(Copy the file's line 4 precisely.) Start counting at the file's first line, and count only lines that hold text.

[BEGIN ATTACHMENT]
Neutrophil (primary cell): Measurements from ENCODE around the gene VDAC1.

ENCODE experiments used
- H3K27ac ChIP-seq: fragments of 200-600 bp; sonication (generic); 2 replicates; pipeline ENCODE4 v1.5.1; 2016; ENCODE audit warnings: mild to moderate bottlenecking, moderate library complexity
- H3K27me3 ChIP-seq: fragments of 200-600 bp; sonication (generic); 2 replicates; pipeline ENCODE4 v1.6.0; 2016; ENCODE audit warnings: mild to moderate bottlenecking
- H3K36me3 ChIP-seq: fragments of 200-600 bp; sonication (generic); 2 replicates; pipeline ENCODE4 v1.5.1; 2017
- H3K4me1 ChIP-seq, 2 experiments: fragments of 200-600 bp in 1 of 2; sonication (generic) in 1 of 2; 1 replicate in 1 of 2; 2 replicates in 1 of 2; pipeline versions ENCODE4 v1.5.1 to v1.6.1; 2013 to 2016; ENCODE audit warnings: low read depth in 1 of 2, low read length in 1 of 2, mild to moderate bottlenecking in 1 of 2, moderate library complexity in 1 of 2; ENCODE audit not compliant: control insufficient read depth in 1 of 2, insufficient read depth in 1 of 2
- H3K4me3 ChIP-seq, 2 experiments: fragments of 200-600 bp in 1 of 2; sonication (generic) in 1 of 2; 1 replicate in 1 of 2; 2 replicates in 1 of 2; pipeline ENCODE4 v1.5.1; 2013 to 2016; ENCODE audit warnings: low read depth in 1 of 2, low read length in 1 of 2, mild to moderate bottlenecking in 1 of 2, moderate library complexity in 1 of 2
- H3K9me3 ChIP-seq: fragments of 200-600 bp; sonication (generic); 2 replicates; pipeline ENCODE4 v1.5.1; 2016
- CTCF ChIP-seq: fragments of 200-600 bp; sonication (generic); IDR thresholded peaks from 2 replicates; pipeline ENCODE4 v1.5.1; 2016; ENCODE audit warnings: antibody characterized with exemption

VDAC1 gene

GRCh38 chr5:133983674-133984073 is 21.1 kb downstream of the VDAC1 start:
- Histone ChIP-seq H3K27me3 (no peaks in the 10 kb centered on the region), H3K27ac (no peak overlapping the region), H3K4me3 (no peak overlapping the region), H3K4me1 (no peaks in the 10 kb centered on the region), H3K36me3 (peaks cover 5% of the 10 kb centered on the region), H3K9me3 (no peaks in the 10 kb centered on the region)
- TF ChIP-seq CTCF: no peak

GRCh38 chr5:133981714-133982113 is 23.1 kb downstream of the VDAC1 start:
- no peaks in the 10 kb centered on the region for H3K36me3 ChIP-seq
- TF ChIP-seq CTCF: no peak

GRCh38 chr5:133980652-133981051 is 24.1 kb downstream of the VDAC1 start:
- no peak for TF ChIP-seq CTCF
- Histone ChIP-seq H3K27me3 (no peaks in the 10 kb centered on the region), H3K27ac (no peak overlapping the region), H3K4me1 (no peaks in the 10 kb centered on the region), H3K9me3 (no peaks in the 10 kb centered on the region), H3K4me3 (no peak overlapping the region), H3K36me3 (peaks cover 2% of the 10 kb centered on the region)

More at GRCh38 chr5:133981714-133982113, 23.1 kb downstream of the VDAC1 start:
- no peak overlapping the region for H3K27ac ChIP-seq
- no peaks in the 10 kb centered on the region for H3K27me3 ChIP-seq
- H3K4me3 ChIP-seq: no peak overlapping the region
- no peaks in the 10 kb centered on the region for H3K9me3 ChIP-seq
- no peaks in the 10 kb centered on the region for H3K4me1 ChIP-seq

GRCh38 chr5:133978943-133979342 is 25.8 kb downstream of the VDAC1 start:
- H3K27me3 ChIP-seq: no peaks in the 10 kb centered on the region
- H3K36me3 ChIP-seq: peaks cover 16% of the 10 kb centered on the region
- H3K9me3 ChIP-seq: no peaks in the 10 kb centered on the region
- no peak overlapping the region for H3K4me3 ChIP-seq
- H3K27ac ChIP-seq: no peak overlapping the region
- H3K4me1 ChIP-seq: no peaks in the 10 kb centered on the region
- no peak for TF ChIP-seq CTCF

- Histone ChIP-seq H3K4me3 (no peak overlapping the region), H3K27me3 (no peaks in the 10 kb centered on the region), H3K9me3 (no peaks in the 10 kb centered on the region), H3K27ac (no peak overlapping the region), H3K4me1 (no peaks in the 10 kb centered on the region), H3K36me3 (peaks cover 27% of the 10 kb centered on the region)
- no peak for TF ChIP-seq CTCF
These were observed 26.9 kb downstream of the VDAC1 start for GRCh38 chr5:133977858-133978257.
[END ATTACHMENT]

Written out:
- H3K27me3 ChIP-seq: fragments of 200-600 bp; sonication (generic); 2 replicates; pipeline ENCODE4 v1.6.0; 2016; ENCODE audit warnings: mild to moderate bottlenecking